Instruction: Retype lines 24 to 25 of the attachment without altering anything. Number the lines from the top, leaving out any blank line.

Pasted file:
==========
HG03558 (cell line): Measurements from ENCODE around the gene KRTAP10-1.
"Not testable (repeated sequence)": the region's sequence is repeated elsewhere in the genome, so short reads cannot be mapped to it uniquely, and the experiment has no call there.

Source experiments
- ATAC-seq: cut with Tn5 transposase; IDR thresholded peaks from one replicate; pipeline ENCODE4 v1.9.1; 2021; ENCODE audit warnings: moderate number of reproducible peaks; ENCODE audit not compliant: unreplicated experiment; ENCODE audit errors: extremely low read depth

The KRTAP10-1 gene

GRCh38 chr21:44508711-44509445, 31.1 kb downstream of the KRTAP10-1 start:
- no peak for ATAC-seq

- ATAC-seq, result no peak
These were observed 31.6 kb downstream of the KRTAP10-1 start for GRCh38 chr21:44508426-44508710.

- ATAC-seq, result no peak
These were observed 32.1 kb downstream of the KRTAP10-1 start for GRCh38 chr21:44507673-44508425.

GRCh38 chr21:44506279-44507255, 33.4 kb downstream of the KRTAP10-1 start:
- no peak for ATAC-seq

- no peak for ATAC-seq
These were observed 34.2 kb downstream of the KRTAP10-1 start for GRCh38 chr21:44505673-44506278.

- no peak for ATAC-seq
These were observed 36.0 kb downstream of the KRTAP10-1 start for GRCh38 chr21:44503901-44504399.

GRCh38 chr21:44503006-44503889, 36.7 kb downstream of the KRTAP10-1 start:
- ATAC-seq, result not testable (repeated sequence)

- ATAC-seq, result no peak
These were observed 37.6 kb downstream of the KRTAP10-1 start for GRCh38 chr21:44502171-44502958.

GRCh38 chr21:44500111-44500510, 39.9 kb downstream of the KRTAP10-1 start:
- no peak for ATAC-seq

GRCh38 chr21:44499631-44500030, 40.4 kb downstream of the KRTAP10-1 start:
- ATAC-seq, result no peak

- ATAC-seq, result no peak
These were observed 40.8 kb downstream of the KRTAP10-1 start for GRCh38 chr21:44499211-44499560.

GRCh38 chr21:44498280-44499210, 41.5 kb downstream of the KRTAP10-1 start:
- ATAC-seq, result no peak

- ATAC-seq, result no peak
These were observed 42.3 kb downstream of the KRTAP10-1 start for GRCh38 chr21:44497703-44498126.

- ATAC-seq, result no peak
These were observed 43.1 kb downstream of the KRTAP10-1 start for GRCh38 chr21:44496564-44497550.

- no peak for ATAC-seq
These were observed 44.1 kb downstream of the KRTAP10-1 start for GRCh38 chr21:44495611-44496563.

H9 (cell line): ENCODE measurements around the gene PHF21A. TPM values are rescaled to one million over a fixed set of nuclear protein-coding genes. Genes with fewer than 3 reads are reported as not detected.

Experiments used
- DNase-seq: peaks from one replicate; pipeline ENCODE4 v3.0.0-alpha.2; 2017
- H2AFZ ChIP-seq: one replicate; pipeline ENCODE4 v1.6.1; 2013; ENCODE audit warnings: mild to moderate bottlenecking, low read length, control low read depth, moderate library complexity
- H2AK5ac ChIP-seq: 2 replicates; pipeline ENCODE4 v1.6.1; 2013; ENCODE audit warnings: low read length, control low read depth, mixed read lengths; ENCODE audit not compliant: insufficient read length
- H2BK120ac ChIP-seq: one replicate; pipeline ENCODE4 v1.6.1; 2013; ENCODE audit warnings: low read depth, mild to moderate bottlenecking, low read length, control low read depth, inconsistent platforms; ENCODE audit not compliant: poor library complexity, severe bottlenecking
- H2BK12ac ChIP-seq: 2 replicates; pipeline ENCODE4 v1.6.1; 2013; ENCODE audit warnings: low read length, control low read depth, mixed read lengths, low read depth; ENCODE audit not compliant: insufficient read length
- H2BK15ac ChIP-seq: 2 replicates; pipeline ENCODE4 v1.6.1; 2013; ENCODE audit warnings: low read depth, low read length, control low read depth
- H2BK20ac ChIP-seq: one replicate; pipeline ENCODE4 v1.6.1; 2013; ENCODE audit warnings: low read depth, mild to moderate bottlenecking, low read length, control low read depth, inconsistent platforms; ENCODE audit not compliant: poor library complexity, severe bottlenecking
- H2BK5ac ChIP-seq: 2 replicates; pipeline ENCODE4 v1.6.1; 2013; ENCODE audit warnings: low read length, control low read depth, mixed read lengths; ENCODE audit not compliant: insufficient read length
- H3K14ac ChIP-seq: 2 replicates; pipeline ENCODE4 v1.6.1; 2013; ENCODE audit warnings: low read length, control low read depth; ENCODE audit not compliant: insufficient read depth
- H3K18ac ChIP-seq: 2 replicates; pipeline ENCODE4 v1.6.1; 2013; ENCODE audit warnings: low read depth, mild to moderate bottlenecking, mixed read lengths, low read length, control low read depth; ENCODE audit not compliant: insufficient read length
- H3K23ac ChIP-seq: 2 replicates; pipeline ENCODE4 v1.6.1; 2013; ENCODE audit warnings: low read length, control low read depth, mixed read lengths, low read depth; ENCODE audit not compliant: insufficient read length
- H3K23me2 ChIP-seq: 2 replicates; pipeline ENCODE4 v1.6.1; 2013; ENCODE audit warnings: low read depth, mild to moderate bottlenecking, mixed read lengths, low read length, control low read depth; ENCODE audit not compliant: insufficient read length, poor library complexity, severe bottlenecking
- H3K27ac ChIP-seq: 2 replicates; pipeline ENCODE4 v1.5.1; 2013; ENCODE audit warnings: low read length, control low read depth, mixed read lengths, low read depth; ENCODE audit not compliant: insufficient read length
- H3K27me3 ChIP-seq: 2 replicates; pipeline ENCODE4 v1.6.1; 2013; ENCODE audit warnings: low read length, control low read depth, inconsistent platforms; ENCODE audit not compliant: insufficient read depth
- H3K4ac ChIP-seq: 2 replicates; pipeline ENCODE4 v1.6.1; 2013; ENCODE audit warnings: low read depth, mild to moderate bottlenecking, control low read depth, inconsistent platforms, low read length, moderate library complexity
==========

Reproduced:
GRCh38 chr21:44499631-44500030, 40.4 kb downstream of the KRTAP10-1 start:
- ATAC-seq, result no peak